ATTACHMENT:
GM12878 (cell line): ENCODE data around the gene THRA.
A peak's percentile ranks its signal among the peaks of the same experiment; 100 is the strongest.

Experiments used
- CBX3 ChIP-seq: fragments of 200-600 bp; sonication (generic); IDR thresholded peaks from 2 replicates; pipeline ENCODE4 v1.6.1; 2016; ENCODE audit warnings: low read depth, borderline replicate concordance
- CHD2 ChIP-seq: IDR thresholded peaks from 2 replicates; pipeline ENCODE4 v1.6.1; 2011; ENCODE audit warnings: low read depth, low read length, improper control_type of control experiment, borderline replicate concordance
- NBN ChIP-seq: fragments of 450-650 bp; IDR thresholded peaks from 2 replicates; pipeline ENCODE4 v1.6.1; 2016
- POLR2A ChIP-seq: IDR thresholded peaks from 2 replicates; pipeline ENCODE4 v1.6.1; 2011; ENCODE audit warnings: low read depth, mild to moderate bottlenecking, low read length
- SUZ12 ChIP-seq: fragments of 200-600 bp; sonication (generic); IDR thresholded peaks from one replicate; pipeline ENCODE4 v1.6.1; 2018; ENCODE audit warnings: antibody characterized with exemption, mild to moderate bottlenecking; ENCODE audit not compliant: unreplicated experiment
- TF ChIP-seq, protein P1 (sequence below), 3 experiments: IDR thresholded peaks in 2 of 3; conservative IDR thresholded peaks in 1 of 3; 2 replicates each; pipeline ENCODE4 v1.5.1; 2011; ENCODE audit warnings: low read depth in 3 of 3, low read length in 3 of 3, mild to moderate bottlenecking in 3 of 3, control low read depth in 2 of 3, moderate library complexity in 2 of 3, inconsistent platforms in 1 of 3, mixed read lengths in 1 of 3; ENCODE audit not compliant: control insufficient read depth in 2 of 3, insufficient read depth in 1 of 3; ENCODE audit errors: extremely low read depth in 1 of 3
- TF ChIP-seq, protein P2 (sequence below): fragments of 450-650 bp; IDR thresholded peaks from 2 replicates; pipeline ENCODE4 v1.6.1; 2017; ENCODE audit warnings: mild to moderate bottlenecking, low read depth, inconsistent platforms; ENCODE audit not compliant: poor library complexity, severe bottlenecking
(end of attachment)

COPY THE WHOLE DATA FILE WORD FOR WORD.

GM12878 (cell line): ENCODE data around the gene THRA.
A peak's percentile ranks its signal among the peaks of the same experiment; 100 is the strongest.

Experiments used
- CBX3 ChIP-seq: fragments of 200-600 bp; sonication (generic); IDR thresholded peaks from 2 replicates; pipeline ENCODE4 v1.6.1; 2016; ENCODE audit warnings: low read depth, borderline replicate concordance
- CHD2 ChIP-seq: IDR thresholded peaks from 2 replicates; pipeline ENCODE4 v1.6.1; 2011; ENCODE audit warnings: low read depth, low read length, improper control_type of control experiment, borderline replicate concordance
- NBN ChIP-seq: fragments of 450-650 bp; IDR thresholded peaks from 2 replicates; pipeline ENCODE4 v1.6.1; 2016
- POLR2A ChIP-seq: IDR thresholded peaks from 2 replicates; pipeline ENCODE4 v1.6.1; 2011; ENCODE audit warnings: low read depth, mild to moderate bottlenecking, low read length
- SUZ12 ChIP-seq: fragments of 200-600 bp; sonication (generic); IDR thresholded peaks from one replicate; pipeline ENCODE4 v1.6.1; 2018; ENCODE audit warnings: antibody characterized with exemption, mild to moderate bottlenecking; ENCODE audit not compliant: unreplicated experiment
- TF ChIP-seq, protein P1 (sequence below), 3 experiments: IDR thresholded peaks in 2 of 3; conservative IDR thresholded peaks in 1 of 3; 2 replicates each; pipeline ENCODE4 v1.5.1; 2011; ENCODE audit warnings: low read depth in 3 of 3, low read length in 3 of 3, mild to moderate bottlenecking in 3 of 3, control low read depth in 2 of 3, moderate library complexity in 2 of 3, inconsistent platforms in 1 of 3, mixed read lengths in 1 of 3; ENCODE audit not compliant: control insufficient read depth in 2 of 3, insufficient read depth in 1 of 3; ENCODE audit errors: extremely low read depth in 1 of 3
- TF ChIP-seq, protein P2 (sequence below): fragments of 450-650 bp; IDR thresholded peaks from 2 replicates; pipeline ENCODE4 v1.6.1; 2017; ENCODE audit warnings: mild to moderate bottlenecking, low read depth, inconsistent platforms; ENCODE audit not compliant: poor library complexity, severe bottlenecking